The structs package

The structs package

A few frequently used data structures ship with the SDK.


structs/List contains the generic interface for lists, which are ordered, indexed collections of elements of any type T.

list: List<String> = // something

Elements can be added to or removed from anywhere in the list

list add("hi") // append "hi" to the list
list add(0, "hoe") // prepend "ho" to the list
list remove("hi") // remove the first element equal to "hi"
list removeAt(0) // remove the first element

list addAll(otherList) // append all elements from other list

They can also be retrieved from anywhere in the list:

list get(24) == list[24] // get the 24th element
list first() // get the first element
list last() // get the last element

The number of elements in a list is available as the size property:

"There are %d elements in this list." printfln(list size)

Going through each element is easy as well, either using a foreach:

for (elem in list) {
  elem println()

Or by passing a closure:

list each(|elem|
  elem println()

Removing all elements can be done via clear:

list clear()


An array list is backed by an array, which it grows or shrinks depending on how many elements are in there.

Removing or adding an element in the middle of an ArrayList is expensive, as it shifts all elements after it.

// constructed through successive add() calls:
a1 := ArrayList<Int> new()
a1 add(1); a1 add(2); a2 add(3)

// constructed from an array literal
a1 := [1, 2, 3] as ArrayList<Int>

An ArrayList can be easily converted to an array:

printArray(list toArray())


A LinkedList is a doubly linked list, ie. each element points to the element after it and the element before it.

Unlike the ArrayList, removing or adding an element in the middle of a linked list is inexpensive.


Maps are associative objects, ie. they associate keys to values.


The most oftenly used map collection is structs/HashMap. It can only associate a given key to one value. E.g. there cannot be duplicate keys.

map := HashMap<String, Int> new()

Key->value pairs are added to a HashMap using put:

map put("one", 1)
map put("two", 2)
map put("three", 3)

..and retrieved using get. Key presence is tested with containsKey?:

map get("two") == 2 // true
map containsKey?("two") // true

The whole point of a HashMap is that checking for presence or finding the value corresponding to a key is faster than storing values in a list and iterating through it entirely every time.

To remove pairs, one has to specify the key:

map remove("two")

A HashMap can be iterated through:

map each(|key, value|
  "%s => %s" printfln(key, value)

It’s possible to get a list of all keys contained in a map:

map getKeys()

Note that in a HashMap, iteration order is not guaranteed to be equivalent to insertion order - due to the hashing done, keys might get reordered for efficiency.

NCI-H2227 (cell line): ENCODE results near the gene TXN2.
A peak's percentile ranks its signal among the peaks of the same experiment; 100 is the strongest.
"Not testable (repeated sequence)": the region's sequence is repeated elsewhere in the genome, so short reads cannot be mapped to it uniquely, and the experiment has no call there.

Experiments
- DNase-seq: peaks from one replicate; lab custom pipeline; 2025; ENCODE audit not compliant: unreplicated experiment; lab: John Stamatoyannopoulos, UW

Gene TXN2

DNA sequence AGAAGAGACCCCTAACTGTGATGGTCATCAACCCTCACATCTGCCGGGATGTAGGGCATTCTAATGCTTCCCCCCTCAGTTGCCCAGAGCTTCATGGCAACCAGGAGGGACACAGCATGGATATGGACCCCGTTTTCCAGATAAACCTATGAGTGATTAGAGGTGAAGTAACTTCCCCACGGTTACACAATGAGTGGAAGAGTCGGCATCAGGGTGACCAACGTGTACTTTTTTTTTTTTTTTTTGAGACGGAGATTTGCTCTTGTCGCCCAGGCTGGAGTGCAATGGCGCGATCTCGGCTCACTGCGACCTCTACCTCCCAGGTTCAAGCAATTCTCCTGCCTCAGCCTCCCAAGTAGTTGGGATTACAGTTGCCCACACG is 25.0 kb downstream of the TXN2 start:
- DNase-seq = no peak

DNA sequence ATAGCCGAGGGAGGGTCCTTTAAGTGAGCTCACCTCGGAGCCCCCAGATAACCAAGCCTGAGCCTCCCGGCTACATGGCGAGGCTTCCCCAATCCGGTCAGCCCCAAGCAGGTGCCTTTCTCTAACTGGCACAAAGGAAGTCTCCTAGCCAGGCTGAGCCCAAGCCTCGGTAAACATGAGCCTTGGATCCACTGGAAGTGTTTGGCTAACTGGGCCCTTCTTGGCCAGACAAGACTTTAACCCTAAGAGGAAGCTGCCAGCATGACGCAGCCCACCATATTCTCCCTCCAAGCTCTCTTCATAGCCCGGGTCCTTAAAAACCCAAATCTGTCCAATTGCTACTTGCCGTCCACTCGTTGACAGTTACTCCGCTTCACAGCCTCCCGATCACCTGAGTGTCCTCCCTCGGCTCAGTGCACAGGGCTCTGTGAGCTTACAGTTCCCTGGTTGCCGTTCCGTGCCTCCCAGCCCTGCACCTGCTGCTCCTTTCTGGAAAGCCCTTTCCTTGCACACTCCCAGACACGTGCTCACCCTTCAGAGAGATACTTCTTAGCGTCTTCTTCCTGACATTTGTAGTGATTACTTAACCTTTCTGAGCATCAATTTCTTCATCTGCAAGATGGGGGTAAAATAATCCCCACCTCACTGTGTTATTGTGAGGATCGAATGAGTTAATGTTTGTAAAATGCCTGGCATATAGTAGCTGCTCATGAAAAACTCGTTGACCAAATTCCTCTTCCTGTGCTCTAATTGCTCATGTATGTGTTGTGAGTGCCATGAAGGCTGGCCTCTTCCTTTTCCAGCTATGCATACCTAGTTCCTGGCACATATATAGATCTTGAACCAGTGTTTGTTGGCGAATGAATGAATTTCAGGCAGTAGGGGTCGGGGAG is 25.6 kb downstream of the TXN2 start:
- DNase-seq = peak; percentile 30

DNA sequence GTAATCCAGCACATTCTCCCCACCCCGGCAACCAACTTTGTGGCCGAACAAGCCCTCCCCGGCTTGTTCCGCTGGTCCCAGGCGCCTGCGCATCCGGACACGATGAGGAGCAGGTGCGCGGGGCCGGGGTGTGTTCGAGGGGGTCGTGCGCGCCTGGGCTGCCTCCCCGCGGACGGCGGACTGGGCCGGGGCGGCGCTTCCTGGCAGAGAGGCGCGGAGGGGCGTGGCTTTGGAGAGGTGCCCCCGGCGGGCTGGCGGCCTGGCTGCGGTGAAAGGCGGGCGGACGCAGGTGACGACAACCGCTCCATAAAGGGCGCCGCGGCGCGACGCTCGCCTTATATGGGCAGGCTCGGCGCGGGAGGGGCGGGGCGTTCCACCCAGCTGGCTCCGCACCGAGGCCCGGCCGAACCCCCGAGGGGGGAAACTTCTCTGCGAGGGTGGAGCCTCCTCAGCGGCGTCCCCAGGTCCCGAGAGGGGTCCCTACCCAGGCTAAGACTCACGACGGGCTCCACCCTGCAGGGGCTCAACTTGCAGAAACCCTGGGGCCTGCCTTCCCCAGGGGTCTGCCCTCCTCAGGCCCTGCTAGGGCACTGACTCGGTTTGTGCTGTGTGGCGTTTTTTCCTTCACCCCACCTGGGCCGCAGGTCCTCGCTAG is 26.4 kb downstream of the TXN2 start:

MultiMap is a HashMap variant that can contain multiple values for a given key.


OrderedMultiMap is a MultiMap variant that will maintain the order in which keys were inserted, for iteration.

Bag variants

In the structures presenting above, all elements must have the same type in a given collection. Bags are different: each element can be a different type.


Actually defined in lang/types, Cell can contain anything:

intCell := Cell new(42)
stringCell := Cell new("turtle")
// and so on

Unwrapping a cell can be done via the indexing operator []:

number := cell[Int]

Note that unwrapping a cell with an incompatible type will throw an error.


Technically, a Bag can be seen as a list of cells, with convenience methods to deal directly with the values contained inside the cells.

bag := Bag new()
bag add(93) // add an Int
bag add("seaside") // add a String
bag add(bag) // add itself! the fun never ends.

To retrieve elements from a bag, one has to specify the type:

number := bag get(0, Int)
title := bag get(1, String)
// and so on


A HashBag maps string values to any type of value.

hash := HashBag new()
hash put("number", 93)
hash put("title", "seaside")
hash put("ourselves", hash)

To retrieve elements from a HashBag, one has to specify both the string key and the type:

number := hash get("number", Int)
title := hash get("title", String)
// etc.

HashBags are particularly useful to represent a tree-like document, that was originally encoded as JSON or YAML, for example.

The getPath method allows one to retrieve an element of a tree of HashBags and Bags.

Let’s say the original JSON looked like this:

{"elements": {
  "house": {},
  "car": {
    "wheels": [
      { "diameter": 2 }

One could use the following code to retrieve the diameter of the first wheel:

data: HashBag = // read from JSON
diameter := data getPath("elements/car/wheels#0/diameter", Int)


Stacks are list-like data structures, except their primary purpose is to have elements pushed on top of them and popped from the top, in a LIFO (last-in, first-out) fashion.

stack := Stack<Int> new()
stack push(1). push(2). push(3)

stack pop() == 3 // true
stack pop() == 2 // also true
stack pop() == 1 // left as an exercise to the reader


The ill-named Stick data structure can be thought of as a bag stack - e.g. a Stack that can contain any type of element.

Example usage:

stick := Stick new(Float size + Object size)
stick push(1.23)
stick push("Hi!")

stick pop(String) == "Hi!" // true
stick pop(Float) == 1.23 // truthful

Stick is quite low-level - it doesn’t resize automatically, it does no bounds checking, no type checking at all. To be used when you absolutely, positively need to squeeze bytes together as close as possible and don’t care about safety at all.